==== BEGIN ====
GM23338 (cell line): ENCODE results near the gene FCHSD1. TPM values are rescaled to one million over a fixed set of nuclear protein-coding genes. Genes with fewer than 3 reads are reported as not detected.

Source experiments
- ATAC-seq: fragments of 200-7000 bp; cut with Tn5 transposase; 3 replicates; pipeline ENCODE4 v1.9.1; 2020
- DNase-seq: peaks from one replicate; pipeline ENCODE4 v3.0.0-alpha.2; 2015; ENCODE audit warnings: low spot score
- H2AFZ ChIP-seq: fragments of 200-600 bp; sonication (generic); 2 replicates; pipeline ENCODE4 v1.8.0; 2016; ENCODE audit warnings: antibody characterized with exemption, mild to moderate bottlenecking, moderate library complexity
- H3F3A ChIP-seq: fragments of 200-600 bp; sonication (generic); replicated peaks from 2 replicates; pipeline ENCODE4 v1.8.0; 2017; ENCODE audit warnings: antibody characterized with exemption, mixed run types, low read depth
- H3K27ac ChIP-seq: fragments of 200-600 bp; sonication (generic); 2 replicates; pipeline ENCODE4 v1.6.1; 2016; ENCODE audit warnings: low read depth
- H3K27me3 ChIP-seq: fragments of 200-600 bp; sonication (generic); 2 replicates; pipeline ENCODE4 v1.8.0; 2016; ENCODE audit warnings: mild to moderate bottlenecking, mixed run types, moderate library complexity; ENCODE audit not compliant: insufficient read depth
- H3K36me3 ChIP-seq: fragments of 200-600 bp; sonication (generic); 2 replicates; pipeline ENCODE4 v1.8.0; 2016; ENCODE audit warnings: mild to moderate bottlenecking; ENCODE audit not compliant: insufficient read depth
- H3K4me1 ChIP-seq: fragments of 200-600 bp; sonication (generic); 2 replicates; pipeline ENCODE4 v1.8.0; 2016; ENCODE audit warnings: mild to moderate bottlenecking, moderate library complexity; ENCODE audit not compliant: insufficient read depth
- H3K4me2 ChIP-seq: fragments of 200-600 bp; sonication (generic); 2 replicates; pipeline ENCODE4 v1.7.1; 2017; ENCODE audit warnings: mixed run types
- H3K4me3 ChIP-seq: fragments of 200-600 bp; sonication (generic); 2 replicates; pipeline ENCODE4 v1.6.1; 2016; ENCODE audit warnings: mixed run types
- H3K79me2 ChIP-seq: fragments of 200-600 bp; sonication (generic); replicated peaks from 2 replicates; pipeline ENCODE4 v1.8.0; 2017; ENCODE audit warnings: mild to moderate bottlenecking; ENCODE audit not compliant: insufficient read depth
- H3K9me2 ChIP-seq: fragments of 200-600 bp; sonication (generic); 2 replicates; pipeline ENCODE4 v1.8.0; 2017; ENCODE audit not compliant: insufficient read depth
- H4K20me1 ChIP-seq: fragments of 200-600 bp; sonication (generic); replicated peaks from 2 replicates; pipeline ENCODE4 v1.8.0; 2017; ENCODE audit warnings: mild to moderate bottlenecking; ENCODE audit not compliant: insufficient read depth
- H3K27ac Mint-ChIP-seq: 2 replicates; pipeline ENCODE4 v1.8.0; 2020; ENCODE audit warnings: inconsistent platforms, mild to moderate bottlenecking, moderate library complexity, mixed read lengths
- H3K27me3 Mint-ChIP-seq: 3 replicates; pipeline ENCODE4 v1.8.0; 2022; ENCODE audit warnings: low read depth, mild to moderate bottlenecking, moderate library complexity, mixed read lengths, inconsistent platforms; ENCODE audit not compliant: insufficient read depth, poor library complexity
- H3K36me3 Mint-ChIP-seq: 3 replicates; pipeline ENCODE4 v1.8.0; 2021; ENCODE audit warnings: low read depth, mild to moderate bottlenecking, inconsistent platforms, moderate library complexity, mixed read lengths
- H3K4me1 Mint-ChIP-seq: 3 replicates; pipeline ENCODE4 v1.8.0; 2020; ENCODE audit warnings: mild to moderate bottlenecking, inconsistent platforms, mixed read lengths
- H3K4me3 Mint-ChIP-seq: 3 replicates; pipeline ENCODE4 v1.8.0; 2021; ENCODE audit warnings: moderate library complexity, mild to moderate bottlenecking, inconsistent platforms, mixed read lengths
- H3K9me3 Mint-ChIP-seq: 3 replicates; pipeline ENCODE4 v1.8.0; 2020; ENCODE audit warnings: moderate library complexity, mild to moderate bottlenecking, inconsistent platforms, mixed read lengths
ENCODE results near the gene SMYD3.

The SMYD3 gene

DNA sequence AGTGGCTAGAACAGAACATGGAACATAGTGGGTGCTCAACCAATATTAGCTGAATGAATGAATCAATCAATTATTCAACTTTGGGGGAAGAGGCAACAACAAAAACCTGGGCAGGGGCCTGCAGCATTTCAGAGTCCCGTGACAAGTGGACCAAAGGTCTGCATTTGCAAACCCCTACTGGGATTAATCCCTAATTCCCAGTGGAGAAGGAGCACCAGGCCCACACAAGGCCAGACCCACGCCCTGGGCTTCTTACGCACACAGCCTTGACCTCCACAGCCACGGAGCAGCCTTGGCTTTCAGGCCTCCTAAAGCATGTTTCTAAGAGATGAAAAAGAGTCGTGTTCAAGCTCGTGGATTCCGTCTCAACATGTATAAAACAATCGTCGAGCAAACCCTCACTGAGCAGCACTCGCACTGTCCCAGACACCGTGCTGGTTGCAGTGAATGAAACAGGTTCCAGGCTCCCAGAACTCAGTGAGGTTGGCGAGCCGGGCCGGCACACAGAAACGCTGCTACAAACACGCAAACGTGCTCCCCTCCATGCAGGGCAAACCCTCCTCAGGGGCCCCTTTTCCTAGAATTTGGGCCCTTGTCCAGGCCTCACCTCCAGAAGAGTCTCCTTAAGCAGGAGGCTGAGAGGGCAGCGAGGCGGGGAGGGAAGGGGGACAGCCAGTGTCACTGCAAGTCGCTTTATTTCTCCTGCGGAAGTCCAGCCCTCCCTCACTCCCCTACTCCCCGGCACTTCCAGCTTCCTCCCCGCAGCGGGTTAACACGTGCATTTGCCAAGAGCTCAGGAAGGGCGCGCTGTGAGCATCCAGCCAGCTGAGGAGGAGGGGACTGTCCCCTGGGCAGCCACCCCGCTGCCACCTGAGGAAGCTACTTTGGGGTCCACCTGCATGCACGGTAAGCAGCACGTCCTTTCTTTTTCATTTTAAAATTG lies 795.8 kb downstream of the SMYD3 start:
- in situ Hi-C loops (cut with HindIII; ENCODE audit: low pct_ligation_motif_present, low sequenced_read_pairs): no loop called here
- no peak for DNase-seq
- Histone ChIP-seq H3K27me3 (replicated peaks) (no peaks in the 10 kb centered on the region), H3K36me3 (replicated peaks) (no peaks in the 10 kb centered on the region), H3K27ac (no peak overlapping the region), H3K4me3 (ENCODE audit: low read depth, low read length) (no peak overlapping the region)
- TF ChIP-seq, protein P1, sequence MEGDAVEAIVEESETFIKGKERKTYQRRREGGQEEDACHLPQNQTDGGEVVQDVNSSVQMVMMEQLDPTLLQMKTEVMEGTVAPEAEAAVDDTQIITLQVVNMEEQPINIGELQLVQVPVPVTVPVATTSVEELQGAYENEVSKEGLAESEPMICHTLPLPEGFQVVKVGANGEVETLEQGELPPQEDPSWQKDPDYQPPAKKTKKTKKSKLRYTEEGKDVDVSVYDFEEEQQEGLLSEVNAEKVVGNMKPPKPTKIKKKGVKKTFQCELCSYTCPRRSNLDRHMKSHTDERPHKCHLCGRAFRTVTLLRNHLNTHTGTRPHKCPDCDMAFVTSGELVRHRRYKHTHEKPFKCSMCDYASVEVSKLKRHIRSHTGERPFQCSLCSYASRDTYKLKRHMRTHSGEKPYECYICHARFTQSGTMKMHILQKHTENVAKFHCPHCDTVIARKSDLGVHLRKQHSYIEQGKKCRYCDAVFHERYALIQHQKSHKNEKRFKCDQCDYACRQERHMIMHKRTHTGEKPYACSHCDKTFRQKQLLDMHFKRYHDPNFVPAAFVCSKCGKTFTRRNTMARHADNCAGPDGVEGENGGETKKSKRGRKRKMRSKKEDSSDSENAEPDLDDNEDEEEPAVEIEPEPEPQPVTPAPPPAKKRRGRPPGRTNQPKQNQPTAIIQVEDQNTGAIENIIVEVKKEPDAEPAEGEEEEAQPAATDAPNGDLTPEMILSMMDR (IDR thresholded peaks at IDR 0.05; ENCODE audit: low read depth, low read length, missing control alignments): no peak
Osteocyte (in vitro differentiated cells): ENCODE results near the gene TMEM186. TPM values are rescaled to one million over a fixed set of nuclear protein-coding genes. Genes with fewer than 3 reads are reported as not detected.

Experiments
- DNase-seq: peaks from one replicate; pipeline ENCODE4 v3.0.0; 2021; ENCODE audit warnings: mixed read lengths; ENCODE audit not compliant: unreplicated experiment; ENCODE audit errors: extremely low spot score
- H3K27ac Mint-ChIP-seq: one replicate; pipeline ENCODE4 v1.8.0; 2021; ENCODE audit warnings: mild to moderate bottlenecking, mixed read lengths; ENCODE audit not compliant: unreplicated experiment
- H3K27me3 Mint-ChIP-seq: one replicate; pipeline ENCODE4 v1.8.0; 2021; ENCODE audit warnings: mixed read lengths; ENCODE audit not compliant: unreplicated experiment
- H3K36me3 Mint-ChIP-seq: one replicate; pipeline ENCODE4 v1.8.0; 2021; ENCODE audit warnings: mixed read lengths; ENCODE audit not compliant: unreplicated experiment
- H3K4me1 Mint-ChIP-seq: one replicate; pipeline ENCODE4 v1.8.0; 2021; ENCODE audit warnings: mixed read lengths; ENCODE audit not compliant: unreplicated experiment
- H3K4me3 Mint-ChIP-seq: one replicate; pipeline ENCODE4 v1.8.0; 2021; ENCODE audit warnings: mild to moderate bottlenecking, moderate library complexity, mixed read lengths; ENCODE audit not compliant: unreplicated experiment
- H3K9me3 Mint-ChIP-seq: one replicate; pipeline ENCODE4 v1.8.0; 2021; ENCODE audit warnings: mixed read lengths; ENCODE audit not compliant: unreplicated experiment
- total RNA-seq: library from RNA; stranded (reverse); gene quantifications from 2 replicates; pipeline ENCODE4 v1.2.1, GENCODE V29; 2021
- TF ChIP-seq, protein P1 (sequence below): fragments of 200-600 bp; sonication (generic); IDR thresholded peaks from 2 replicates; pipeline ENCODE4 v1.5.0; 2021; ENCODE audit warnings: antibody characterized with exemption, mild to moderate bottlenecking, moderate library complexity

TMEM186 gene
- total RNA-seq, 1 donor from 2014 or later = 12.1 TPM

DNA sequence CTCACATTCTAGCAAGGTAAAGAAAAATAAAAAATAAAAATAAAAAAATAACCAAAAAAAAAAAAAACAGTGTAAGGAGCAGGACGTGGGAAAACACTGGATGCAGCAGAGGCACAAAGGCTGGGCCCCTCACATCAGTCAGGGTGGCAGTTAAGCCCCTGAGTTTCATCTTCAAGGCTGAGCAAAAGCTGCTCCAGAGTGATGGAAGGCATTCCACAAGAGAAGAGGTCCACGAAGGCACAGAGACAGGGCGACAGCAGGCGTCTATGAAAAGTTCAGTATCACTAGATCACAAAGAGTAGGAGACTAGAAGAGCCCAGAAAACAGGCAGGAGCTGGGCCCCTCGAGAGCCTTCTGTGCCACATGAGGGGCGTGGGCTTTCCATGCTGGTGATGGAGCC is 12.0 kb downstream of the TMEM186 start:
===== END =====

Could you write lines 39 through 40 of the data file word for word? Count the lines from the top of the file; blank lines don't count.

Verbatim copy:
- TF ChIP-seq, protein P1 (sequence below): fragments of 200-600 bp; sonication (generic); IDR thresholded peaks from 2 replicates; pipeline ENCODE4 v1.5.0; 2021; ENCODE audit warnings: antibody characterized with exemption, mild to moderate bottlenecking, moderate library complexity

TMEM186 gene